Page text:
phrases, sayings, idioms and expressions at

Phrases, Sayings and Idioms Home > Discussion Forum

Eights and Aces

Posted by Brian from Shawnee on February 28, 2005

In Reply to: Re: Ace of Spades posted by Warthog on February 28, 2005

: : : : : : Hi folks! Started watching lots of late night poker on Sky, and have noticed when someone gets a full house of 3 aces and two 8's, they call it a dead mans hand. Does anyone know the reason? I have a bet on that it is something to do with the wild west and being shot while holding these cards. Could be wrong, can you help.

: : : : : Here's what it says in the archives:

: : : : : "Aces and eights" is known as the dead man's hand in stud poker. The phrase dates back to the murder of James Butler "Wild Bill" Hickok by Jack McCall in Deadwood, Dakota Territory on Auust 2, 1876. After he was shot in the back of the head, "the famous gunman's stiffening fingers revealed his two pair -- aces and eights."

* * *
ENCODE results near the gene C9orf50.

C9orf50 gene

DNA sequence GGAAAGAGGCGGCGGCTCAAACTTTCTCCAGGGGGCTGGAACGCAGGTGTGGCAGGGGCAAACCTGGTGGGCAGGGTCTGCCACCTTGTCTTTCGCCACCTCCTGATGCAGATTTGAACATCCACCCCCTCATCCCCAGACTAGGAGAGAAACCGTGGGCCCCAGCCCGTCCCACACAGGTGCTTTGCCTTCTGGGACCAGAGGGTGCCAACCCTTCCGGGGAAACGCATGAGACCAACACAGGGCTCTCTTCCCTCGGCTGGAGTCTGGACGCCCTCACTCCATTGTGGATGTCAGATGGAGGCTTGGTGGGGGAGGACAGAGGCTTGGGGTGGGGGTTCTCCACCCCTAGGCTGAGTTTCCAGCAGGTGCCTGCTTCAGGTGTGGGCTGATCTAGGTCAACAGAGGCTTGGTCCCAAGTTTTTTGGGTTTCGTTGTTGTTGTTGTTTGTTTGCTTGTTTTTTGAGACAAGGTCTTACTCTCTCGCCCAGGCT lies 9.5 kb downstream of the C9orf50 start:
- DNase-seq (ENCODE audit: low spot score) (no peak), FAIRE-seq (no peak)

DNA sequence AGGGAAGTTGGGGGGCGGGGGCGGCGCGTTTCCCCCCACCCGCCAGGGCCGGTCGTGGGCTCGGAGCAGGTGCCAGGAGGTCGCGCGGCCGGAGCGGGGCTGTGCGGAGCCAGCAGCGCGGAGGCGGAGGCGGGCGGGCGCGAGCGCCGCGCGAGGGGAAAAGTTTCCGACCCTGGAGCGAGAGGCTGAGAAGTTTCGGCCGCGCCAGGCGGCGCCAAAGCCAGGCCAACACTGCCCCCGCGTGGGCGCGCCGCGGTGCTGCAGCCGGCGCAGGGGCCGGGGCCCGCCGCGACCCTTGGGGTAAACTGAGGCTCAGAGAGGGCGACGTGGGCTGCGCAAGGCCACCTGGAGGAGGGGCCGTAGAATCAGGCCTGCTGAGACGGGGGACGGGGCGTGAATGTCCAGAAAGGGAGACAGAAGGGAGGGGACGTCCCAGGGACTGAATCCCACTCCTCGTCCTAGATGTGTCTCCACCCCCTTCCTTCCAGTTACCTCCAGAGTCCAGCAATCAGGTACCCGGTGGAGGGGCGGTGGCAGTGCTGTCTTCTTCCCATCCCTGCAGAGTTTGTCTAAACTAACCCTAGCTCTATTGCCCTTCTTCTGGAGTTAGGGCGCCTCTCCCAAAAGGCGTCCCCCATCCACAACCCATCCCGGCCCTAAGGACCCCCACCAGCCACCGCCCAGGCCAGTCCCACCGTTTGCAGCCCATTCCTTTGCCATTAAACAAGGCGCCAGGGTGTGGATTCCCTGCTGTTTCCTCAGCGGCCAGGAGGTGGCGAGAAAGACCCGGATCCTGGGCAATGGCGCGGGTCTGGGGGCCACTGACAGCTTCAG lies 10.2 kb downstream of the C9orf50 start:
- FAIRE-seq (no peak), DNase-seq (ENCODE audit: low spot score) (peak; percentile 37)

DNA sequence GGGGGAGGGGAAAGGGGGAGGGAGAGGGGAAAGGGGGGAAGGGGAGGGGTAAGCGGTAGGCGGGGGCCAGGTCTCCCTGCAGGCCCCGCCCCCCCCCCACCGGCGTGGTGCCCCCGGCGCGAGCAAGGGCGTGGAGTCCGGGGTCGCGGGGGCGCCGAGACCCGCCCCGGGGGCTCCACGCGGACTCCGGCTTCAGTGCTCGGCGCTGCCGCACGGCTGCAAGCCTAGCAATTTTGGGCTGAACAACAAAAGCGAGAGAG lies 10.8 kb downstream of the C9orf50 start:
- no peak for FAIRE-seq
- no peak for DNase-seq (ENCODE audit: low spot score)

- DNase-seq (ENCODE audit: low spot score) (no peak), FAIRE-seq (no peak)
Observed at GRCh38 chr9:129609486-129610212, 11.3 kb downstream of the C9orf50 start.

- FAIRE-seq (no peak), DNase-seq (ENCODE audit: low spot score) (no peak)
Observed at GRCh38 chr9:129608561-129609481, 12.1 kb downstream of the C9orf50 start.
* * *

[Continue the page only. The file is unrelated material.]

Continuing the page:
: : : : : source - "Triggernometry" by Eugene Cunningham
: : : : ESC is correct, and the TV commentators wrong: the original hand was two pair.

: : : In Motorhead's hit "Ace of Spades" - the line "the dead man's hand again" appears.

: : : of course "Don't forget the Joker"...

:
: wish I could do that with piccies!

: WH

From the song "Fire Lake" by Bob Seger and the Silver Bullet Band:

"Who wants to play those eights and aces
Who wants a raise
Who needs a stake
Who wants to take that long shot gamble
And head out to Fire Lake"

For artistic reasons Mr. Seger changed it from "Aces and eights" to "Eights and aces".